I'm just looking for some opinions on this as I know they are prosecuting this charge fairly harshly these days. Here is the situation....
I was sitting at a stop light in the left turn lane. My phone was in my lap as that is where I had set it after using it in the parking lot before driving. The officer pulls up to my rear quarter in a van. Then as the light goes green the police lights come on and I pull over. (I had learn a long time ago that it is best to say as little as possible to the officer but be respectful and answer any questions asked.) The officer comes up and asks for my license. I hand it to him. He leaves then comes back with the ticket. Tells me that I had my phone in my hand and then tells me about what my options are and walks away. I immediately went to the courthouse and plead not guilty.
I at no time touched my phone. I didn't even look at it. I have attached the ticket and disclosure for review.
As well I noticed that the officer didn't sign the ticket. Not sure if that is a fatal flaw or not.
My court date is coming up on Thursday (I just got the disclosure Friday (I had requested it 2 months ago)
Any opinions would be greatly appreciated.
- Disclosure.jpg (234.1 KiB) Viewed 512 times
I forgot to mention that it was a blitz day for distracted driving. There were 86 infractions handed out that day.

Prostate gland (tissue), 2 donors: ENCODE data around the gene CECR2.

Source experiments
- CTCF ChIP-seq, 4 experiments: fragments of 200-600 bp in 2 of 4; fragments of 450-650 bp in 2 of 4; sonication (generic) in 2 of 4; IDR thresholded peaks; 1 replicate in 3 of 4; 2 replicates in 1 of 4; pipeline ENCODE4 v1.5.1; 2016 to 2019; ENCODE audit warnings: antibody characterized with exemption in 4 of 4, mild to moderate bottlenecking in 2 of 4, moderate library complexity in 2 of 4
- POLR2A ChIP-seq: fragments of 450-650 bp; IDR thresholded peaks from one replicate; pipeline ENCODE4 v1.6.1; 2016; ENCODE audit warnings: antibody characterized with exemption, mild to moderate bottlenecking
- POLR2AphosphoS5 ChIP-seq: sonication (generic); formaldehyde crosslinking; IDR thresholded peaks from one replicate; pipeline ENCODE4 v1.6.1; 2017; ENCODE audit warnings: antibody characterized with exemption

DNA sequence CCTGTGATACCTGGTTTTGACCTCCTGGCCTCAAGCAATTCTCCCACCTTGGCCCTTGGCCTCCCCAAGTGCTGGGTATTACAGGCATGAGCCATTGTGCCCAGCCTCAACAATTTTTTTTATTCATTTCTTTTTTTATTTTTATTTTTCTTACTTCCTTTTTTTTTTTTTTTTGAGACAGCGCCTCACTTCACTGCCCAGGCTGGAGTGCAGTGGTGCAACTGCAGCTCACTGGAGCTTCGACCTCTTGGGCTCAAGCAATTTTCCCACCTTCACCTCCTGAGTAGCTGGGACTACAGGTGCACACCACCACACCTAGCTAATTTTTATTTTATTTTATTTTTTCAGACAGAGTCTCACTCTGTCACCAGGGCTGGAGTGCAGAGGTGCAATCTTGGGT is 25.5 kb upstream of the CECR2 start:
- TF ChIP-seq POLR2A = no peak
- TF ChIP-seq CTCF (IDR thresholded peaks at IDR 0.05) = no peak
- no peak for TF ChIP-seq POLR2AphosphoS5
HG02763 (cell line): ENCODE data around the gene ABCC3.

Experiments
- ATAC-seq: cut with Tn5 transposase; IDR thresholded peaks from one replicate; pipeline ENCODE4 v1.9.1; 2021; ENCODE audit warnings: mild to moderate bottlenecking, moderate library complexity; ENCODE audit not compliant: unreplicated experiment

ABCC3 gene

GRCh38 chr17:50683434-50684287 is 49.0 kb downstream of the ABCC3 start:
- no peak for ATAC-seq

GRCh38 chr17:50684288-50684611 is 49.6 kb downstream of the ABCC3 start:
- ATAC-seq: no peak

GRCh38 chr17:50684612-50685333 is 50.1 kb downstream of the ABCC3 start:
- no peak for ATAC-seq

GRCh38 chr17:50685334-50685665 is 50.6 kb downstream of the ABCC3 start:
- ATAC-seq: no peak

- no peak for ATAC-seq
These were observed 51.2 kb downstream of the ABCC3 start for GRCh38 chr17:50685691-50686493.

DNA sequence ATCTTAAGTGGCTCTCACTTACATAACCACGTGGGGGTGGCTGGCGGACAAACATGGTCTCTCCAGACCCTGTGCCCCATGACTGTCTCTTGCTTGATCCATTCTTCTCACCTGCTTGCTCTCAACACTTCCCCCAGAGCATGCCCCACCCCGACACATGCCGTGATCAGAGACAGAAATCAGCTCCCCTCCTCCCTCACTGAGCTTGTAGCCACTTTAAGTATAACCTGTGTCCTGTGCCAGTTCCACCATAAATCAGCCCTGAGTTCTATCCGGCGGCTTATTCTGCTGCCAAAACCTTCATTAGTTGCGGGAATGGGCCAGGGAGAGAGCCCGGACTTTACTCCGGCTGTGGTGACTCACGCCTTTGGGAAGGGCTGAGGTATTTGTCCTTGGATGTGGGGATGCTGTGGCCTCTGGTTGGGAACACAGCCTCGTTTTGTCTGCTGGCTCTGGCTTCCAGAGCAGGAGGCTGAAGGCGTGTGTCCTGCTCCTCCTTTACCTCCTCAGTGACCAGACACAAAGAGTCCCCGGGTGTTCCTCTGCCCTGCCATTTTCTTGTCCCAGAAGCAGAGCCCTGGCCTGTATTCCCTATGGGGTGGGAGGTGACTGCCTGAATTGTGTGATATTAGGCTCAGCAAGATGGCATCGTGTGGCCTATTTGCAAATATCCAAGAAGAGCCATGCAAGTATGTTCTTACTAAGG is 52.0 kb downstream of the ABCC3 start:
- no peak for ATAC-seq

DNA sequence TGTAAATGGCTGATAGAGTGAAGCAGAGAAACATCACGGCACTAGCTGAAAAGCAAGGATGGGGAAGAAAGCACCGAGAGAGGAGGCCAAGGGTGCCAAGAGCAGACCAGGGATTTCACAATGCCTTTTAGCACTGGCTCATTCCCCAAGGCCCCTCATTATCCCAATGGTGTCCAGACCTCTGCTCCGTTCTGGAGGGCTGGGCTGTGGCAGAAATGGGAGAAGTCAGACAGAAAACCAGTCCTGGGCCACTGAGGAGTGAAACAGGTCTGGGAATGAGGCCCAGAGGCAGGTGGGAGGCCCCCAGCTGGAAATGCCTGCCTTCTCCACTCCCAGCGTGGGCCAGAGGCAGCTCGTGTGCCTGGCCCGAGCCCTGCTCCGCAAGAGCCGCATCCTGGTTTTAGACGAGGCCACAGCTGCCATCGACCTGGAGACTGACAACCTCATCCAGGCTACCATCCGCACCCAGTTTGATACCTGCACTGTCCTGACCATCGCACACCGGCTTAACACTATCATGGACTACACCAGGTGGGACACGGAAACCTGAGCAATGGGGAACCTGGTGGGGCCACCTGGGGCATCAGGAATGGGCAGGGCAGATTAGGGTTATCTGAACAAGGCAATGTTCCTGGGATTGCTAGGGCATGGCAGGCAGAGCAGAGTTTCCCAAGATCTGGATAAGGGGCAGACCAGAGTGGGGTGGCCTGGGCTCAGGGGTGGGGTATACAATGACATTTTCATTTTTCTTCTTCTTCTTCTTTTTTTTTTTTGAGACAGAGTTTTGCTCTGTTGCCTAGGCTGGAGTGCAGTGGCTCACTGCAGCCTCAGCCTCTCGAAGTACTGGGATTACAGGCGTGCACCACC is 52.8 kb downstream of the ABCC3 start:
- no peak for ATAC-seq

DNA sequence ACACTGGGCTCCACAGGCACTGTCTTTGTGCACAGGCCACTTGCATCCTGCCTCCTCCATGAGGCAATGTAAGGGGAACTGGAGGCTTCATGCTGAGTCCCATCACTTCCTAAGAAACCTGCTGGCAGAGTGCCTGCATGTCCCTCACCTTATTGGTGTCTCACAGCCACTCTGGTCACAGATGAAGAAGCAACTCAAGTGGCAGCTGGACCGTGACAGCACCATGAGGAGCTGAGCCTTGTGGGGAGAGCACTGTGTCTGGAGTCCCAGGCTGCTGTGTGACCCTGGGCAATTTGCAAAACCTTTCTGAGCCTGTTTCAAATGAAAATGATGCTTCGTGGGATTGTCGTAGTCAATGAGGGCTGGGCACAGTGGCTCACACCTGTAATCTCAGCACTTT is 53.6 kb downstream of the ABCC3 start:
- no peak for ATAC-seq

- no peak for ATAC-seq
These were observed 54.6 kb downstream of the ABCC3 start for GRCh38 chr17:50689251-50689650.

The officer's notes are pretty vague for this type of charge - no mention of type of phone, colour, case, etc. It could be worth confronting them in cross examination for more details or about the lack there of.
The courts won't care that there was a blitz on and its not relevant to the charge.
Also, its not necessarily a fatal error but I don't think Maitland Ave actually intersects with Baseline Rd. Its actually Clyde Ave according to the street signs and google maps.
Former Ontario Police Officer. Advice will become less relevant as the time goes by !
That could well be. But, absent details of the phone in the disclosure, the OP may be able to cross-examine the officer successfully. If the officer cannot reasonably describe the phone, what proof is there that the device that was on the OP's lap was even a phone? It could have been an iPod or some other device that is incapable of transmitting or receiving information (or whatever the exact HTA definition is).
No, the ticket does not need to say "Highway Traffic Act of Ontario." In fact, on handwritten tickets, officers typically use the abbreviation HTA.
Courts have accepted that officer knows what a cell phone looks like and what it looks like to be manipulated Therefore it does not need to be described.